THE BLOG

Girls Gone Facebook: Raunch Culture In Social Networks

03/18/2010 05:12 am ET | Updated Nov 17, 2011

I am no stranger to the ideology of today's Hollywood culture and the go-for-blood standards that often favor airbrushed beauties, outrageous behavior and hyper-sexuality (a la Lady Gaga and Britney Spears). I moved to Los Angeles to pursue my entertainment career. But I'm a small-town jazz singer, with short blonde hair, skin stunned by the LA sun and the smallest breasts Southern California has ever seen - I am no Pussycat Doll. In this cutthroat, image-driven industry I sometimes wonder if I have the guts to run with the Gagas. I definitely have the drive, but there's a difference between doing what it takes to be noticed and doing whatever it takes. Strangely, I see this same mentality whenever I power-up my laptop. It's surprising how our social networking sites and our aim for power and social acceptance among our peers can bare a similar whatever-it-takes attitude.

Facebook started becoming popular around the time I moved to LA. It was an initiation into college life by creating an online profile to meet and communicate with new people. Since then, it has opened up so that everything is exposed through a scrolling feed and everyone has access to everyone else - we have become a generation addicted to knowing what others are doing. As an outlet where you are judged by the photos you were "tagged" in from the previous weekend Facebook is the perfect platform for obstruction of the vitality of image. And like every fad, there is a formula - certain things qualify you as 'hot' or 'not'. The raunch culture of today's young women is not confined to trashy reality TV or Girls Gone Wild. The same kind of behavior exists closer to home. Facebook was one of the first networks to expose normal girls on a very public scale and somehow it perpetuated the desire for girls to flaunt reckless and ridiculous behavior.

The Facebook group "30 Reasons Girls Should Call It A Night" is the perfect example, broadcasting girls' most extreme drunken debauchery. It currently has hundreds of thousands of members, forums and contributed photos. Each seems to glorify drunken blunders, vomiting, stripping, passing out in bizarre places, even urinating in public (Cute!). "30 Reasons" also holds contests for the most outrageous photos, rewarding the winner with cash prizes and bragging rights. "People are perfectly happy to post these sorts of pictures because they recognize that alcohol-related embarrassment will actually improve their social standing." Says Frank Soodeen, a spokesman for Alcohol Concern. The organization recently published a warning that Facebook was "symptomatic of the culture of acceptability around drunkenness". This 'culture of acceptability' is a product of visual availability, the desensitization of this wild behavior.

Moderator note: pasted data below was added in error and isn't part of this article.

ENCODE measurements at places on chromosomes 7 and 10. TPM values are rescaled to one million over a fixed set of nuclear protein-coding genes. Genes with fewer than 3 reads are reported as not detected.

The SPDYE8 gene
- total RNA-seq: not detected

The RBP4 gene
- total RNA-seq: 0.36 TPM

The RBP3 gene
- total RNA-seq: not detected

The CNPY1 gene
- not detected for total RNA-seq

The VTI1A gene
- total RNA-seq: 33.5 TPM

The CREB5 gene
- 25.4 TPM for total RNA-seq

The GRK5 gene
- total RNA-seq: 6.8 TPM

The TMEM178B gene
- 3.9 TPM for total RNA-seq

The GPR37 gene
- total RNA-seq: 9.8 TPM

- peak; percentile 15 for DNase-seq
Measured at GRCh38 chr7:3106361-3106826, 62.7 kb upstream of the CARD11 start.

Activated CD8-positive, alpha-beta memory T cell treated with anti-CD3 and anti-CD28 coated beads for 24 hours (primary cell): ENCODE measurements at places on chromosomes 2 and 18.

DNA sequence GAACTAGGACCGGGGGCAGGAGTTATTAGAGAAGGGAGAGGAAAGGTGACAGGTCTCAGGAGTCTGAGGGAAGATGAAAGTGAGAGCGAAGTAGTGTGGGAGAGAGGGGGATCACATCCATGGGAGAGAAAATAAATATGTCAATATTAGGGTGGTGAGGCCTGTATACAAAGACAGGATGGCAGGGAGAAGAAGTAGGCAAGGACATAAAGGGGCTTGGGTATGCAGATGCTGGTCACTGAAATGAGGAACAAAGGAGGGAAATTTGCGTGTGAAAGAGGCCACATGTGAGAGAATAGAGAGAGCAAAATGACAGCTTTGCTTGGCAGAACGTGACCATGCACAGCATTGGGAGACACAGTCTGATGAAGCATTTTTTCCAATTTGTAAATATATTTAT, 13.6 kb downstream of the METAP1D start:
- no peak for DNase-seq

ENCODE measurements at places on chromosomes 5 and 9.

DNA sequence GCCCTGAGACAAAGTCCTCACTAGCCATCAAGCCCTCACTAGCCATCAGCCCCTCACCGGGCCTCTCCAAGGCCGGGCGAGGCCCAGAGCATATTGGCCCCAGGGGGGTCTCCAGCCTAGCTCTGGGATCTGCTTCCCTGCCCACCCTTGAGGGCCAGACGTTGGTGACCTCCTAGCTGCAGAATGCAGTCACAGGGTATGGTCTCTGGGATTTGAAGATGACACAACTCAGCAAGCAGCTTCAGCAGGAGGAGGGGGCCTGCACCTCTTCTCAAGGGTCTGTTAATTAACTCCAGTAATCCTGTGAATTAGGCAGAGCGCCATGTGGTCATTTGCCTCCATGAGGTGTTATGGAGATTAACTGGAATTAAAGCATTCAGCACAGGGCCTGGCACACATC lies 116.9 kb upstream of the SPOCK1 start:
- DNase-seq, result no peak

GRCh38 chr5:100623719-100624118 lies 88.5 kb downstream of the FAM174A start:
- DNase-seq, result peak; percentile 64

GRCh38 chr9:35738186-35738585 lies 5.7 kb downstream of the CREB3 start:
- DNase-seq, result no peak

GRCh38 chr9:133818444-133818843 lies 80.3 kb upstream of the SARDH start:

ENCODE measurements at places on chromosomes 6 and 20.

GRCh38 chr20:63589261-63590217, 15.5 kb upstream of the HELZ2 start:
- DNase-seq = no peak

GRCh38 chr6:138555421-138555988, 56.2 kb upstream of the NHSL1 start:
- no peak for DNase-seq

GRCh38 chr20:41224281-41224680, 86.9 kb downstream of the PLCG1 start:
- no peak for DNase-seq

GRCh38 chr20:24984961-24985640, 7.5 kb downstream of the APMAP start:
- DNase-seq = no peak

In addition to the consequences of an unfazed generation, the danger that accompanies the advertisement of a sexual, irresponsible persona should be enough to make anyone think twice about their content. These photos are accompanied by girls' full names, the schools they attend and links to their personal profiles. And because Facebook no longer requires a college email to register, it is open for anyone to discover and stalk female partiers. Even and especially between peers, sexual showmanship can pose a threat. Students surfing profiles between friends can easily identify the girls who make bad decisions, when they run into them at a fraternity party they could see them as an easy target.

And public scrutiny is not just limited to creepers. The new trend for employers, even universities, is to investigate the Facebook profiles of potential hires and students. If you are attached to liable photos, you could have a stigma that follows you your whole career. Just take a cue from celebrity culture, if there photos of you passed out, covered in foam and cheerios with giant penis doodles covering your body, someone will find them.

I know Facebook is just a social venue - but it's also our obsession. And if Facebook is our main source of representation (often replacing old fashioned first impressions and phone calls), shouldn't it be taken seriously? It's the way we treat the freedom, the opportunity to promote ourselves, that bothers me the most. Why is being the slutty party girl the norm now? Women often use Facebook as a place of power and self-promotion but choose do to it in a self-deprecating way. When we overvalue wild behavior as an exercise of 'femininity', it results in a warped view of what being a twenty-first century girl really is. Sometimes I wonder, as an artist and college student, how can I compete? I can only rely on my talent, my strong-will and my tiny chest. Despite it all I have faith that my generation can do more and hopefully someday we'll learn to sign out of this attitude.